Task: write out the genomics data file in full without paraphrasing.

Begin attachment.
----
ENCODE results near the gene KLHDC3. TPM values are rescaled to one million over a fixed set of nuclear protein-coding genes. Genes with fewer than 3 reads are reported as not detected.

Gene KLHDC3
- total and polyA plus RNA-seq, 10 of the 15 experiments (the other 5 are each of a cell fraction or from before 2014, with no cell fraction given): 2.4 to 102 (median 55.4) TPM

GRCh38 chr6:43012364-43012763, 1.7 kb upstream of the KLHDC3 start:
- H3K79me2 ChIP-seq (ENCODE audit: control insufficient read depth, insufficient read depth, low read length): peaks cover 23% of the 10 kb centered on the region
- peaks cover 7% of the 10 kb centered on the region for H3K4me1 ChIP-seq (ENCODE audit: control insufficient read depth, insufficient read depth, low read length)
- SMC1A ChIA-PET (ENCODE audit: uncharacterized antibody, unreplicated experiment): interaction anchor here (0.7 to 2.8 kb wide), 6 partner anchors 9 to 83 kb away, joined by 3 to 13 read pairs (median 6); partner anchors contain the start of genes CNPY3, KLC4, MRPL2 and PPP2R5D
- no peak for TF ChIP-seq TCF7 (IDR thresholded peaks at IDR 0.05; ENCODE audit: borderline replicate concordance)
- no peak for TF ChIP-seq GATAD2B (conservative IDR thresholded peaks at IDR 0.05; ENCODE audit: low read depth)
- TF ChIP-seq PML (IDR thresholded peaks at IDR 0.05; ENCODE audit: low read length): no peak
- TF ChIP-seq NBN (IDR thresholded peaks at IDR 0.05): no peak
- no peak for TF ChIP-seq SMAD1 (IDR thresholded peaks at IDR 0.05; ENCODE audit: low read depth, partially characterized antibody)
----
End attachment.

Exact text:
ENCODE results near the gene KLHDC3. TPM values are rescaled to one million over a fixed set of nuclear protein-coding genes. Genes with fewer than 3 reads are reported as not detected.

Gene KLHDC3
- total and polyA plus RNA-seq, 10 of the 15 experiments (the other 5 are each of a cell fraction or from before 2014, with no cell fraction given): 2.4 to 102 (median 55.4) TPM

GRCh38 chr6:43012364-43012763, 1.7 kb upstream of the KLHDC3 start:
- H3K79me2 ChIP-seq (ENCODE audit: control insufficient read depth, insufficient read depth, low read length): peaks cover 23% of the 10 kb centered on the region
- peaks cover 7% of the 10 kb centered on the region for H3K4me1 ChIP-seq (ENCODE audit: control insufficient read depth, insufficient read depth, low read length)
- SMC1A ChIA-PET (ENCODE audit: uncharacterized antibody, unreplicated experiment): interaction anchor here (0.7 to 2.8 kb wide), 6 partner anchors 9 to 83 kb away, joined by 3 to 13 read pairs (median 6); partner anchors contain the start of genes CNPY3, KLC4, MRPL2 and PPP2R5D
- no peak for TF ChIP-seq TCF7 (IDR thresholded peaks at IDR 0.05; ENCODE audit: borderline replicate concordance)
- no peak for TF ChIP-seq GATAD2B (conservative IDR thresholded peaks at IDR 0.05; ENCODE audit: low read depth)
- TF ChIP-seq PML (IDR thresholded peaks at IDR 0.05; ENCODE audit: low read length): no peak
- TF ChIP-seq NBN (IDR thresholded peaks at IDR 0.05): no peak
- no peak for TF ChIP-seq SMAD1 (IDR thresholded peaks at IDR 0.05; ENCODE audit: low read depth, partially characterized antibody)